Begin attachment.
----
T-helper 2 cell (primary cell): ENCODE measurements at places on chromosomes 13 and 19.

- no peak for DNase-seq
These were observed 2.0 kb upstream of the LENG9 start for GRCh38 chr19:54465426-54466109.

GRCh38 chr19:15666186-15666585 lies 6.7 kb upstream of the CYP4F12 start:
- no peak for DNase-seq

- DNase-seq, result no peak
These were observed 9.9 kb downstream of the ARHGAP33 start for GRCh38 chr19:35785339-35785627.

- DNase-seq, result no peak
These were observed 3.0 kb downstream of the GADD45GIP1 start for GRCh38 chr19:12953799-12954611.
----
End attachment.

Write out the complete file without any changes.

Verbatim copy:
T-helper 2 cell (primary cell): ENCODE measurements at places on chromosomes 13 and 19.

- no peak for DNase-seq
These were observed 2.0 kb upstream of the LENG9 start for GRCh38 chr19:54465426-54466109.

GRCh38 chr19:15666186-15666585 lies 6.7 kb upstream of the CYP4F12 start:
- no peak for DNase-seq

- DNase-seq, result no peak
These were observed 9.9 kb downstream of the ARHGAP33 start for GRCh38 chr19:35785339-35785627.

- DNase-seq, result no peak
These were observed 3.0 kb downstream of the GADD45GIP1 start for GRCh38 chr19:12953799-12954611.